Welcome to The STEM Sessions Podcast. I am your host, Jarl Cody.
This episode is different.
- Episode is a mix of studio and field recordings as I try out the Agents of Discovery app
- From their website, it is “an educational mobile gaming platform that uses augmented reality to get youth active”
The adventure takes us to Willow Springs Park in Long Beach, CA
- 48.2 acres
- Open daily, dawn to dusk
Park is the site of an artesian spring discovered in 1882
- First water source for flegdling Long Beach and surrounding farms
- When discovered, the spring surrounded by a forest of willow trees; hence the name of the park
During oil boom of Long Beach and Signal Hill, the park site contained dozens of oil rigs
- Some activity remains today but is winding down
Sits atop the Cherry Hill Fault
- region of the Newport/Inglewood Fault
- lifts the land 4 millimeters/year
- created topographic contours in the Park that were preserved and used to create a unique park
Longview Point is highest point of the Willow Springs Park, about 136 ft above sea level
- provides 360-degree views of the Long Beach skyline, include the San Gabriel mountains, the pacific ocean, Santa Catalina Island, the Santa Ana Mountains, Hollywood sign, etc
- Highest point in Long Beach; Signal Hill a few miles south east is taller at 330 ft but that lies in the city of Signal Hill, an island surrounded by Long Beach
Willow Springs Wetlands Restoration Project started in October 2017.
- restored 11 acres of a 48-acre degraded site into wetlands
- highlight the pivotal role they played in the City of Long Beach’s establishment in the late 1800’s
- preserving the history and unique topography of the site.
This episode was fun to create; though time consuming to edit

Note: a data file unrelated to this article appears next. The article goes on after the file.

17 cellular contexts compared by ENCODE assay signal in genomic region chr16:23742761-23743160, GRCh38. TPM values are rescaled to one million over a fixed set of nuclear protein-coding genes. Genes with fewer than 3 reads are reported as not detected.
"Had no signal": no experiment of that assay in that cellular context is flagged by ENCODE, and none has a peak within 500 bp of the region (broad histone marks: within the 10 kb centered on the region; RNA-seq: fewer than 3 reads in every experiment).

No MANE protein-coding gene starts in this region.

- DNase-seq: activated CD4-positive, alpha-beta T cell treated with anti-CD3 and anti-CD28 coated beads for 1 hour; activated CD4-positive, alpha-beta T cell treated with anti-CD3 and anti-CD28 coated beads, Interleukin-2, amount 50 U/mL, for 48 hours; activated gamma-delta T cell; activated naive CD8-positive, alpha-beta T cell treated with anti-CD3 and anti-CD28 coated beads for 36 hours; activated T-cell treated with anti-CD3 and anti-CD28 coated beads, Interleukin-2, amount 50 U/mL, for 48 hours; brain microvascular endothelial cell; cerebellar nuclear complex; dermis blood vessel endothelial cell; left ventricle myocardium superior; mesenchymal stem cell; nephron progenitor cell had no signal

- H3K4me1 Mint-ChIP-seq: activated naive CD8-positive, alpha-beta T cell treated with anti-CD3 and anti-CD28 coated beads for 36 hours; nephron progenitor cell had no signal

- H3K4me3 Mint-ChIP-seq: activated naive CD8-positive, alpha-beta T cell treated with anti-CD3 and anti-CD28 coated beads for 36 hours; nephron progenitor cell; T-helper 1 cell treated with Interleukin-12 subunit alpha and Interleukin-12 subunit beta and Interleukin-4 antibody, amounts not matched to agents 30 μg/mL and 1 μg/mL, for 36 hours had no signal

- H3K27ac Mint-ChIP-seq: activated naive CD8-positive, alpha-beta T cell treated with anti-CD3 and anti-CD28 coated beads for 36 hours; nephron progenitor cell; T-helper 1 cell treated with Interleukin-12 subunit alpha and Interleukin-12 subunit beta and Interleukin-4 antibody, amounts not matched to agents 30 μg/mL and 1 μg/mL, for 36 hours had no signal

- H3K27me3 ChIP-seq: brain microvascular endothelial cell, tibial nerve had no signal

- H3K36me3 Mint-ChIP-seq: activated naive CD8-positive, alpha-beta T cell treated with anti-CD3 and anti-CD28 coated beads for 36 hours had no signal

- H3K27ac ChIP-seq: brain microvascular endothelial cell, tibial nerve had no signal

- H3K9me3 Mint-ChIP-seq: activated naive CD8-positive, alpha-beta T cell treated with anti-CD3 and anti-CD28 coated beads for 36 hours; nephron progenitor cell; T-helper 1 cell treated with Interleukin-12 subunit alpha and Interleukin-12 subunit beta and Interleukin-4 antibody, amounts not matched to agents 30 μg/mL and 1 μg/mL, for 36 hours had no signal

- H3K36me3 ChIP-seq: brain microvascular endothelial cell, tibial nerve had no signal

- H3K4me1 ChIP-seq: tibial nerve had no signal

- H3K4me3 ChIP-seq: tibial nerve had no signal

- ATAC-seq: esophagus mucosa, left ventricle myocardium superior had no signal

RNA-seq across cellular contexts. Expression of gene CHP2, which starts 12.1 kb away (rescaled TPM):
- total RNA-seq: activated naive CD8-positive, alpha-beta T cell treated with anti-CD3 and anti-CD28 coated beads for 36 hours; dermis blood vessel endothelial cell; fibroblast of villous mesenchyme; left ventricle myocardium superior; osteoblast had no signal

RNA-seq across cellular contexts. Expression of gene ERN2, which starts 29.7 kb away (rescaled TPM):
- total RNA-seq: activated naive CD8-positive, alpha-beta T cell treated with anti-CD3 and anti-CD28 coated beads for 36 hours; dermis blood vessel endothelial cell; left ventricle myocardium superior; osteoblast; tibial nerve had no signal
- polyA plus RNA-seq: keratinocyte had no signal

I hope you enjoy it.
This is The STEM Sessions Podcast – Episode 16. Agents of Discovery at Willow Springs Park
Follow many local preserves, parks, and wetlands on social media and subscribe to their newsletters
- In the last week, several have promoted their participation in something called SoCal Agents of Discovery
- Initial impression is it’s an app guided tour crossed with a scavenger hunt with prizes to be earned.
- Definitely seems geared towards kids, but I like exploring, and it might be an opportunity to find natural areas in southern ca I’m not familiar with
- So I’m going to give it shot and record my adventure.
It’s currently Friday evening; at home in my office
- Going to set up the app, pick my adventure, and perhaps do a bit of research on where I’ll be going
- Tomorrow morning I’ll go on my quest, recording it all along the way
App is called agents of discovery
- Already downloaded
- Opening on my phone
App set up
Wrap up Thoughts
Overall had a fun time using the Agents of Discovery app at Willow Springs Park in Long Beach
App itself if a bit clunky
- Then again, it’s design for younger kids to use so that likely explains the interface
- Could still use better location algorithm so you’re not skipping around the map
- No photo recognition so you can take a picture of dirt and still be correct
Quest is only as good as the people creating the specific quest
- App has built in functionality for interacting with QR codes on site and scavenger hunts and augmented reality
- But it’s up to the quest creator to utilize them, and if they lack the imagination or skill or time, then only the basic quiz and photo challenges get used
- Quest can also suffer if too much of the landscape has changed since the day the quest was released; I experience this in the form of overgrown plants hiding objects and overall drought conditions and seasonal changes
Purpose of the Agents of Discovery app is wonderful
- Get young kids exploring nature and learn about it hands-on
- Its gamifying education but not in a typical video game format
- Entertaining enough for the parents or older siblings, too – I had fun doing it
- I would definitely do other quests
Thank you for listening to The STEM Sessions Podcast.
This episode was researched, written, and produced by Jarl Cody.
Here at The STEM Sessions, we strive to share accurate and complete information, but we also encourage you to do your own research on the topic we discussed to confirm the accuracy of what we’ve presented. Corrections are always welcome.
Shownotes, contact information, and details of our other activities can be found on our website thestemsessions.com
If you received value from this episode, and wish to give some back, please visit thestemsessions.com/valueforvalue for ways to support the podcast.
Finally, please remember STEM is not a tool exclusive to experts, policy makers, and talking heads. Every presenter is susceptible to unconscious and, sometimes, deliberate bias, so always verify what you read and what you’re told.
Until the next one, stay curious.